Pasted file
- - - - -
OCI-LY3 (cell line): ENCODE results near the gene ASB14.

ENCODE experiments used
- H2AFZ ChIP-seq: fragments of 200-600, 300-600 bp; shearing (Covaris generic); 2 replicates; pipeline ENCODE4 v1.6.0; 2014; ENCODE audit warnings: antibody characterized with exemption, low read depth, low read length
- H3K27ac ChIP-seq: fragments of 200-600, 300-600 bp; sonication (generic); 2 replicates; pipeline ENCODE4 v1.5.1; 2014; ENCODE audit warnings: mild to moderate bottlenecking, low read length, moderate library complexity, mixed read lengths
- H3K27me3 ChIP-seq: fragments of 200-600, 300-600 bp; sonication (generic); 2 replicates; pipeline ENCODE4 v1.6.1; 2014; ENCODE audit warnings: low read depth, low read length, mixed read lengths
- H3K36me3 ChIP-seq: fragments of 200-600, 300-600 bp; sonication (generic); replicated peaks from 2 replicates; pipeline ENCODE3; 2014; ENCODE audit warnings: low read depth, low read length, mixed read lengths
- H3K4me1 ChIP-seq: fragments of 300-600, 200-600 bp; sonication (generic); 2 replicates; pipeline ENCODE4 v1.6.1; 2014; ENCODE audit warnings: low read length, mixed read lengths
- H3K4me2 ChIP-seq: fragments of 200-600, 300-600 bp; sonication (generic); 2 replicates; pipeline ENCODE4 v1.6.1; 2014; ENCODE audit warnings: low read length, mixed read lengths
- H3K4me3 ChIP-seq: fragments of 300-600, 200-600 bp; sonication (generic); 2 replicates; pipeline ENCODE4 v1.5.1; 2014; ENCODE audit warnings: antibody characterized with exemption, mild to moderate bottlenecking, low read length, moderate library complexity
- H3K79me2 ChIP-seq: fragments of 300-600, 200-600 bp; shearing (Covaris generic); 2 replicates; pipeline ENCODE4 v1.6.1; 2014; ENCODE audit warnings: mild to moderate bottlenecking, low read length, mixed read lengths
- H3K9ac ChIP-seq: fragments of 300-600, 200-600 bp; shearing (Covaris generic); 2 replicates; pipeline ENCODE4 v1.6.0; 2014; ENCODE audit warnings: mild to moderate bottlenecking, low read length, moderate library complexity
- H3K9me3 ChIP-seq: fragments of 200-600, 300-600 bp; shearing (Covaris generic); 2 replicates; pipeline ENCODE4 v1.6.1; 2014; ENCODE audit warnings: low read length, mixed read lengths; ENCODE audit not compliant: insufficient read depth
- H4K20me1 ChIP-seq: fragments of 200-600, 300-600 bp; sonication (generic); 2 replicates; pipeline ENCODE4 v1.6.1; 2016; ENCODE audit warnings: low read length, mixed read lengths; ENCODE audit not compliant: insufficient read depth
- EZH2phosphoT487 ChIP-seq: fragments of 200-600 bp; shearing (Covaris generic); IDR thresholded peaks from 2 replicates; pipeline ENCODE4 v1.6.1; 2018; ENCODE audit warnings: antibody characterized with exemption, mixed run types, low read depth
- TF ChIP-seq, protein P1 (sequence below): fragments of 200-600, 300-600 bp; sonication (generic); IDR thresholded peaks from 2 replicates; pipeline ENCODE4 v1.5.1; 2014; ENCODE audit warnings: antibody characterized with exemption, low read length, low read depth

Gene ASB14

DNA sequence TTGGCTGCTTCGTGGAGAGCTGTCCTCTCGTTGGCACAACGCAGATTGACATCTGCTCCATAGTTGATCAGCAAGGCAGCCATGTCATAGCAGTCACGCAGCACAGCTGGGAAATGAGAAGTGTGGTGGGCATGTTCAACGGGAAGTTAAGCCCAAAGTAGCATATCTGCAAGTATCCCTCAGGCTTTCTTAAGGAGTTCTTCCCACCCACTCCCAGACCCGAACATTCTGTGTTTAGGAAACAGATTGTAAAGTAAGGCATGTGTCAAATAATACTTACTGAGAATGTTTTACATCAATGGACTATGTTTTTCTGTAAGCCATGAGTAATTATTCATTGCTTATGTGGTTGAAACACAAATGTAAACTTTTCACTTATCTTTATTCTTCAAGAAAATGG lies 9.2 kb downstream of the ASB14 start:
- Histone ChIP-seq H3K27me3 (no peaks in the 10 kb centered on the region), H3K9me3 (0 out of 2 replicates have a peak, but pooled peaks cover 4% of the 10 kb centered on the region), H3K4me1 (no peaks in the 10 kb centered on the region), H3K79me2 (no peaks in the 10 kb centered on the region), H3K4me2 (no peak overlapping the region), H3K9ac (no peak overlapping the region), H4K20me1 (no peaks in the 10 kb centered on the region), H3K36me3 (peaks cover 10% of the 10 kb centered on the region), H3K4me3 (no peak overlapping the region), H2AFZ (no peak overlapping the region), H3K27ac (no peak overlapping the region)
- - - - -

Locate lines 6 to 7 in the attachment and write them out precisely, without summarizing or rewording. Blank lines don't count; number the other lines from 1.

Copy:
- H3K36me3 ChIP-seq: fragments of 200-600, 300-600 bp; sonication (generic); replicated peaks from 2 replicates; pipeline ENCODE3; 2014; ENCODE audit warnings: low read depth, low read length, mixed read lengths
- H3K4me1 ChIP-seq: fragments of 300-600, 200-600 bp; sonication (generic); 2 replicates; pipeline ENCODE4 v1.6.1; 2014; ENCODE audit warnings: low read length, mixed read lengths